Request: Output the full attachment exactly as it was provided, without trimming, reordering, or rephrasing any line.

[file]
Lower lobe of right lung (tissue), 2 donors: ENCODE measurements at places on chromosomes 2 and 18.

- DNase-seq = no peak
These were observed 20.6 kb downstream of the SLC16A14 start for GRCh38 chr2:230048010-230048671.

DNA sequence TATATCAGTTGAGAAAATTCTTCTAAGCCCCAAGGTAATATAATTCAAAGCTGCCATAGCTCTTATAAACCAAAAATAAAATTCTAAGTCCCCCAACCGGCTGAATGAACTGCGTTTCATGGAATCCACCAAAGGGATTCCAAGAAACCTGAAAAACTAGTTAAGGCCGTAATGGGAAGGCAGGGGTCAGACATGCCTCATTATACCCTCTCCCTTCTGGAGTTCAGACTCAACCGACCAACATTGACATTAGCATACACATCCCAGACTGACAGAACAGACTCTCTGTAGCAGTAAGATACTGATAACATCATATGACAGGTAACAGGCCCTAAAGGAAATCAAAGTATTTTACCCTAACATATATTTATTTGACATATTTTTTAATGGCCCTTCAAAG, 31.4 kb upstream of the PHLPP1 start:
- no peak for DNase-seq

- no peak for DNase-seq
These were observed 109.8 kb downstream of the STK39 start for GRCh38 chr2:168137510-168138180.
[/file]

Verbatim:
Lower lobe of right lung (tissue), 2 donors: ENCODE measurements at places on chromosomes 2 and 18.

- DNase-seq = no peak
These were observed 20.6 kb downstream of the SLC16A14 start for GRCh38 chr2:230048010-230048671.

DNA sequence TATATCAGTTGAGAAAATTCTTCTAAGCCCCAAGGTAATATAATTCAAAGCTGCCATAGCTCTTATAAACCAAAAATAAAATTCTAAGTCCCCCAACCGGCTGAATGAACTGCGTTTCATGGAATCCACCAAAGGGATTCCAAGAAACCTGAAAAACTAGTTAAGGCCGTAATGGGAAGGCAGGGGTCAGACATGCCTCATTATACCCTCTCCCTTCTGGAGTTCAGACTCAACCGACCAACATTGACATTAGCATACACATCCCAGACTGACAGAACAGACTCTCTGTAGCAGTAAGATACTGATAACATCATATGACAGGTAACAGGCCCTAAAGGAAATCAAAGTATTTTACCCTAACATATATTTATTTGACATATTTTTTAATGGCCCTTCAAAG, 31.4 kb upstream of the PHLPP1 start:
- no peak for DNase-seq

- no peak for DNase-seq
These were observed 109.8 kb downstream of the STK39 start for GRCh38 chr2:168137510-168138180.